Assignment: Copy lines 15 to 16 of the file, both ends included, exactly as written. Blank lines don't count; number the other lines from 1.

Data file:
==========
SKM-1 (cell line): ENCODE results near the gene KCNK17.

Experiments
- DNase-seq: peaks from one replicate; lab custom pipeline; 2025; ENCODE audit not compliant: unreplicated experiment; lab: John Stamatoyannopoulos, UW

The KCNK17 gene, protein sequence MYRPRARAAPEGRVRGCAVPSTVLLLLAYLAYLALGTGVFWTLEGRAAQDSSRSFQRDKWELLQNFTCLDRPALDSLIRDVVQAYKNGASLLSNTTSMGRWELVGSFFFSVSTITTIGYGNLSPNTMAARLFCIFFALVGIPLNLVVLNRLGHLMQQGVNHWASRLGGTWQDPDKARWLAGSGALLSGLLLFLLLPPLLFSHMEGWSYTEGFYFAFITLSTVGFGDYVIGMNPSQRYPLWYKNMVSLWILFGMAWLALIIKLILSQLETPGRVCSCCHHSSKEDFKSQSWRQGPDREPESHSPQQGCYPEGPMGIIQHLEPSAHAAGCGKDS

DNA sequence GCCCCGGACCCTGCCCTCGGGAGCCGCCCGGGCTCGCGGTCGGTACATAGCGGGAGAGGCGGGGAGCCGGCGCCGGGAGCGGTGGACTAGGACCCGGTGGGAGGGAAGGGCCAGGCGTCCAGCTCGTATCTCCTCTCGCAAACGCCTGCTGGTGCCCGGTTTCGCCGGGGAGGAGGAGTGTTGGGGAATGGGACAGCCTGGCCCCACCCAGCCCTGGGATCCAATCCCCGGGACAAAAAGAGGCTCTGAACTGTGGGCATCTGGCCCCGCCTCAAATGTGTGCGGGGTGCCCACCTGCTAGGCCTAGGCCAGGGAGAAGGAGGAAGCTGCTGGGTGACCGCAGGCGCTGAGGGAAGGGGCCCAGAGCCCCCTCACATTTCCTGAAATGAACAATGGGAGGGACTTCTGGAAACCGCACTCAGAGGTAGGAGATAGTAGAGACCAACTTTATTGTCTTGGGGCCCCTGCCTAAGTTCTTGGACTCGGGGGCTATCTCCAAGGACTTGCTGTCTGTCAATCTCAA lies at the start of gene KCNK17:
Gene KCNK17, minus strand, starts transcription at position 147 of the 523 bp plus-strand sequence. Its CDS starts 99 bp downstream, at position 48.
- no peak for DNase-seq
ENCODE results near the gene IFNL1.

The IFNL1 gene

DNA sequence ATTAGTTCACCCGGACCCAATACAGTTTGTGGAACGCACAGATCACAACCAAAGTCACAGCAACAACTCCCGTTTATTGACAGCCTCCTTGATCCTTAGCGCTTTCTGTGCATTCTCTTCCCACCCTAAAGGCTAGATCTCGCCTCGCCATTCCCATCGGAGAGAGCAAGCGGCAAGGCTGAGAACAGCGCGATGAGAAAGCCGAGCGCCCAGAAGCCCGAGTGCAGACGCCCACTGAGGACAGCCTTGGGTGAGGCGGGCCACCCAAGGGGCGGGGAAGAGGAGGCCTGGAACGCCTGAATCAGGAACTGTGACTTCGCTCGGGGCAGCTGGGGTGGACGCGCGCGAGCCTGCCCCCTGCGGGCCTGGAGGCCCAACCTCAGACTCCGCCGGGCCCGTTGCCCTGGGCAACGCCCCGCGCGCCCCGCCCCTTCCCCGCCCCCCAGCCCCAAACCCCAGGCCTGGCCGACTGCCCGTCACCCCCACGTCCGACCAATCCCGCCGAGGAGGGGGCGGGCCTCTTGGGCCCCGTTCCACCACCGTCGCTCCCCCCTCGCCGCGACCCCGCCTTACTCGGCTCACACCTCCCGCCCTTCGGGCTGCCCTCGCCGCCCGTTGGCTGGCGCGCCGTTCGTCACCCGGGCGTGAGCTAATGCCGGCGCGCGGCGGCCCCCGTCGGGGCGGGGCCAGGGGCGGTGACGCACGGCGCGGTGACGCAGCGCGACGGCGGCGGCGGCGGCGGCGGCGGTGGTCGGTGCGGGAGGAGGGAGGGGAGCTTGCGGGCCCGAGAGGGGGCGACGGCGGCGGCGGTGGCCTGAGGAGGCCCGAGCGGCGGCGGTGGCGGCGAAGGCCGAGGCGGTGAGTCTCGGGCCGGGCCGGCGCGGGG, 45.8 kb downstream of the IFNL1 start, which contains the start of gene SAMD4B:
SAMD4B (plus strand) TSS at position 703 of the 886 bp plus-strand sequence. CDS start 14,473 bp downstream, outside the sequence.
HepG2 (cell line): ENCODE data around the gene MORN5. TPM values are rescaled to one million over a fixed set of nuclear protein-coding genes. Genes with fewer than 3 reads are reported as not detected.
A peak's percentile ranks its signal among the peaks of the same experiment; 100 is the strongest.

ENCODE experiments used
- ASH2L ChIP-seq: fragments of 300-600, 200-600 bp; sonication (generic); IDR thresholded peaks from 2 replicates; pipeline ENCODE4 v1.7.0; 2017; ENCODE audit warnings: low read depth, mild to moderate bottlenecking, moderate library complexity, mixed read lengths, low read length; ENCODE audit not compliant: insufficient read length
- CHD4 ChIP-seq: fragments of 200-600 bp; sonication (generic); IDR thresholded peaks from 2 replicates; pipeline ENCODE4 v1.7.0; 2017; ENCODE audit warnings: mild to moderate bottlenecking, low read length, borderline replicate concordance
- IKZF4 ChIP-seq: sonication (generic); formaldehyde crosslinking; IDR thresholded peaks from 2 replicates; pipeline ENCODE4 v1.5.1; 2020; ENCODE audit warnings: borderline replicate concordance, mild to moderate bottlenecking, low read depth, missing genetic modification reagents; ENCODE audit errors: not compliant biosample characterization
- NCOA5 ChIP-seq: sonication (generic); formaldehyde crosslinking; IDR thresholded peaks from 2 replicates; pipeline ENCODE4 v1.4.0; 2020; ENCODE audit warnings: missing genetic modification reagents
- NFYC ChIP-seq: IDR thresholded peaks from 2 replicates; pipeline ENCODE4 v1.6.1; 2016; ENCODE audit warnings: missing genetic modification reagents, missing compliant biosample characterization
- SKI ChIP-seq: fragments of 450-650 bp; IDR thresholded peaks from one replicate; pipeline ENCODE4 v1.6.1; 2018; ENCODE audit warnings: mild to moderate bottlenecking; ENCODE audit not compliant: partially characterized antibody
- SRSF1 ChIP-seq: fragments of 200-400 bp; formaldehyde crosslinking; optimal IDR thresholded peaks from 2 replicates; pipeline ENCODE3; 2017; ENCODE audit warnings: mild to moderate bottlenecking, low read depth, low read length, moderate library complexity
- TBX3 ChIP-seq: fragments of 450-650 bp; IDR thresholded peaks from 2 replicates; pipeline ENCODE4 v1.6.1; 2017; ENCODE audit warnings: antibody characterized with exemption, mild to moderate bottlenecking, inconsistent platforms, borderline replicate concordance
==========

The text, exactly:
- ASH2L ChIP-seq: fragments of 300-600, 200-600 bp; sonication (generic); IDR thresholded peaks from 2 replicates; pipeline ENCODE4 v1.7.0; 2017; ENCODE audit warnings: low read depth, mild to moderate bottlenecking, moderate library complexity, mixed read lengths, low read length; ENCODE audit not compliant: insufficient read length
- CHD4 ChIP-seq: fragments of 200-600 bp; sonication (generic); IDR thresholded peaks from 2 replicates; pipeline ENCODE4 v1.7.0; 2017; ENCODE audit warnings: mild to moderate bottlenecking, low read length, borderline replicate concordance